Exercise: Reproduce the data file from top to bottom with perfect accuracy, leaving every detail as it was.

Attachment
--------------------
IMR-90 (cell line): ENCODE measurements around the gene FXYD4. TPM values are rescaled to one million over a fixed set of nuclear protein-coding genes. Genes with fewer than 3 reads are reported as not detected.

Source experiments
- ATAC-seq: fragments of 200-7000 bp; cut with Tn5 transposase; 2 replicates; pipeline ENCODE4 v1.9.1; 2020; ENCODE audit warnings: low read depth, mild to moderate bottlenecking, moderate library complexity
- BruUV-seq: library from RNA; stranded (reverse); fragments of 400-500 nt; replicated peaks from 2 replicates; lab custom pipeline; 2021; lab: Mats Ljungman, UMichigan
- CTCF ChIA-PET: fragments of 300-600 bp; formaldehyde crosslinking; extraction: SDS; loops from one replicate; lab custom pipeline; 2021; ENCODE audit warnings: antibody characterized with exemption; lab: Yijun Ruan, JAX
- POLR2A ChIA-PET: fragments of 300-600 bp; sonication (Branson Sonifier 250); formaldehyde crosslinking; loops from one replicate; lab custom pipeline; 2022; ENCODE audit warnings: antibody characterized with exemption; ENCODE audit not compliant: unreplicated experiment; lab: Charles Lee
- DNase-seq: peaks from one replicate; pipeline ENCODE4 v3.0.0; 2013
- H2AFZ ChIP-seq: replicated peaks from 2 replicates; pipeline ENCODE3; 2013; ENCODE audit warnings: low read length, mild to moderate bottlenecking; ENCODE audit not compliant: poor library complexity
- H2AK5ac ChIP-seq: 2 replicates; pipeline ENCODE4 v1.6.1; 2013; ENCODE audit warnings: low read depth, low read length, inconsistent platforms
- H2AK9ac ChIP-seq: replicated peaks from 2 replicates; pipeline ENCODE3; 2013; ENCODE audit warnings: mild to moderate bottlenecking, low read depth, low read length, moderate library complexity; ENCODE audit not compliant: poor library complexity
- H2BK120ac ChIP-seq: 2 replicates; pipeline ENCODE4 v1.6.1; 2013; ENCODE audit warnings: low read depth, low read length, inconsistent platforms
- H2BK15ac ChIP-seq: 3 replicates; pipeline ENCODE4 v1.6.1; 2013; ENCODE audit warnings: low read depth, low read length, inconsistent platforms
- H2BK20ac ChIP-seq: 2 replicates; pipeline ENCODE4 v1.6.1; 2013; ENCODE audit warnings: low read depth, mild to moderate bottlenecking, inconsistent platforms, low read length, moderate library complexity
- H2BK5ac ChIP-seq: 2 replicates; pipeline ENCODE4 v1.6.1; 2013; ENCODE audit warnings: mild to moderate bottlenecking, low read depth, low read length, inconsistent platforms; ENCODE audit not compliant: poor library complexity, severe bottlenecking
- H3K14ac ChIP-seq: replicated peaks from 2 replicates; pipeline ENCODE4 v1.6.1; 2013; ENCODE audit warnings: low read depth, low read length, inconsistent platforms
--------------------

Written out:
IMR-90 (cell line): ENCODE measurements around the gene FXYD4. TPM values are rescaled to one million over a fixed set of nuclear protein-coding genes. Genes with fewer than 3 reads are reported as not detected.

Source experiments
- ATAC-seq: fragments of 200-7000 bp; cut with Tn5 transposase; 2 replicates; pipeline ENCODE4 v1.9.1; 2020; ENCODE audit warnings: low read depth, mild to moderate bottlenecking, moderate library complexity
- BruUV-seq: library from RNA; stranded (reverse); fragments of 400-500 nt; replicated peaks from 2 replicates; lab custom pipeline; 2021; lab: Mats Ljungman, UMichigan
- CTCF ChIA-PET: fragments of 300-600 bp; formaldehyde crosslinking; extraction: SDS; loops from one replicate; lab custom pipeline; 2021; ENCODE audit warnings: antibody characterized with exemption; lab: Yijun Ruan, JAX
- POLR2A ChIA-PET: fragments of 300-600 bp; sonication (Branson Sonifier 250); formaldehyde crosslinking; loops from one replicate; lab custom pipeline; 2022; ENCODE audit warnings: antibody characterized with exemption; ENCODE audit not compliant: unreplicated experiment; lab: Charles Lee
- DNase-seq: peaks from one replicate; pipeline ENCODE4 v3.0.0; 2013
- H2AFZ ChIP-seq: replicated peaks from 2 replicates; pipeline ENCODE3; 2013; ENCODE audit warnings: low read length, mild to moderate bottlenecking; ENCODE audit not compliant: poor library complexity
- H2AK5ac ChIP-seq: 2 replicates; pipeline ENCODE4 v1.6.1; 2013; ENCODE audit warnings: low read depth, low read length, inconsistent platforms
- H2AK9ac ChIP-seq: replicated peaks from 2 replicates; pipeline ENCODE3; 2013; ENCODE audit warnings: mild to moderate bottlenecking, low read depth, low read length, moderate library complexity; ENCODE audit not compliant: poor library complexity
- H2BK120ac ChIP-seq: 2 replicates; pipeline ENCODE4 v1.6.1; 2013; ENCODE audit warnings: low read depth, low read length, inconsistent platforms
- H2BK15ac ChIP-seq: 3 replicates; pipeline ENCODE4 v1.6.1; 2013; ENCODE audit warnings: low read depth, low read length, inconsistent platforms
- H2BK20ac ChIP-seq: 2 replicates; pipeline ENCODE4 v1.6.1; 2013; ENCODE audit warnings: low read depth, mild to moderate bottlenecking, inconsistent platforms, low read length, moderate library complexity
- H2BK5ac ChIP-seq: 2 replicates; pipeline ENCODE4 v1.6.1; 2013; ENCODE audit warnings: mild to moderate bottlenecking, low read depth, low read length, inconsistent platforms; ENCODE audit not compliant: poor library complexity, severe bottlenecking
- H3K14ac ChIP-seq: replicated peaks from 2 replicates; pipeline ENCODE4 v1.6.1; 2013; ENCODE audit warnings: low read depth, low read length, inconsistent platforms